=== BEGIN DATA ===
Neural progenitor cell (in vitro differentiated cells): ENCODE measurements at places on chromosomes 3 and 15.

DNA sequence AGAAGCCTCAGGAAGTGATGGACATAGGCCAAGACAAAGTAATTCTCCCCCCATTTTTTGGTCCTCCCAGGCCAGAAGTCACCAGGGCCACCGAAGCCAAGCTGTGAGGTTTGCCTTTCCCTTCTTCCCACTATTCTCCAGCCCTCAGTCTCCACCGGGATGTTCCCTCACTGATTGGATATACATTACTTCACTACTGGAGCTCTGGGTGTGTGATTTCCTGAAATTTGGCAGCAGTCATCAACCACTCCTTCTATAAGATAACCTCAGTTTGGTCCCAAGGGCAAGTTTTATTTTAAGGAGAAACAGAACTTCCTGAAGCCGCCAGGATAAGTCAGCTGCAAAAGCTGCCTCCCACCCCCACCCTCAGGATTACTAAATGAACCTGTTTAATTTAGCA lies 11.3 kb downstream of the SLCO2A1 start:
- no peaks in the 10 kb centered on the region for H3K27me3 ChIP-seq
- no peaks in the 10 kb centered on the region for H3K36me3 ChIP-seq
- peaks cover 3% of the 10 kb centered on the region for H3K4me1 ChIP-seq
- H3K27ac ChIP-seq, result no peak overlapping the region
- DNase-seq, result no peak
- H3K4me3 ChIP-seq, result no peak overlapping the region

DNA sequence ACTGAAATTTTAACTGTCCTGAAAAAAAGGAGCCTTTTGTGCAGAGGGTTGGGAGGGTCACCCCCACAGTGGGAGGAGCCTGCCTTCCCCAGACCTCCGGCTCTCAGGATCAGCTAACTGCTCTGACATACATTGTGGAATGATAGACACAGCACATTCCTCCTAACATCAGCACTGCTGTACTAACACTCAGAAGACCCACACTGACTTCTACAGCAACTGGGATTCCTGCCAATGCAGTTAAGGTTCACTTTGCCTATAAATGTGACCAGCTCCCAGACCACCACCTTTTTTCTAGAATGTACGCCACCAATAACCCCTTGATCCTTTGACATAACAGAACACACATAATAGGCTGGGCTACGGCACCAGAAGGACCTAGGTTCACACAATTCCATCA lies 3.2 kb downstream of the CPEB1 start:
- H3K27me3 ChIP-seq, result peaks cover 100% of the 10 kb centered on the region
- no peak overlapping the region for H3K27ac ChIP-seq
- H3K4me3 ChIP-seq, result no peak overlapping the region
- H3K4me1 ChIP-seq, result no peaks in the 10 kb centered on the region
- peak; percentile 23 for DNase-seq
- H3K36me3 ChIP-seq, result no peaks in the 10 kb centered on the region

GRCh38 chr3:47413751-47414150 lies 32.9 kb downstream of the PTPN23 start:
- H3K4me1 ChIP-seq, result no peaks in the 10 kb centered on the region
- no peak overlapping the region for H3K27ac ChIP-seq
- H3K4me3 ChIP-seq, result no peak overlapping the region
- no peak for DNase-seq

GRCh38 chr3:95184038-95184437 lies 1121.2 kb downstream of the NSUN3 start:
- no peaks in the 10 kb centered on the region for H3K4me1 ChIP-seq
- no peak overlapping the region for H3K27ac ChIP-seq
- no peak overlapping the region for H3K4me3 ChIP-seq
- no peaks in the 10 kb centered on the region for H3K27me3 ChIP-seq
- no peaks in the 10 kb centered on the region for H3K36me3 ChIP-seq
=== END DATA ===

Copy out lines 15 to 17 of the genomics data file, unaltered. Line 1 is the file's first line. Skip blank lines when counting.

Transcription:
- H3K36me3 ChIP-seq, result no peaks in the 10 kb centered on the region

GRCh38 chr3:47413751-47414150 lies 32.9 kb downstream of the PTPN23 start:
- H3K4me1 ChIP-seq, result no peaks in the 10 kb centered on the region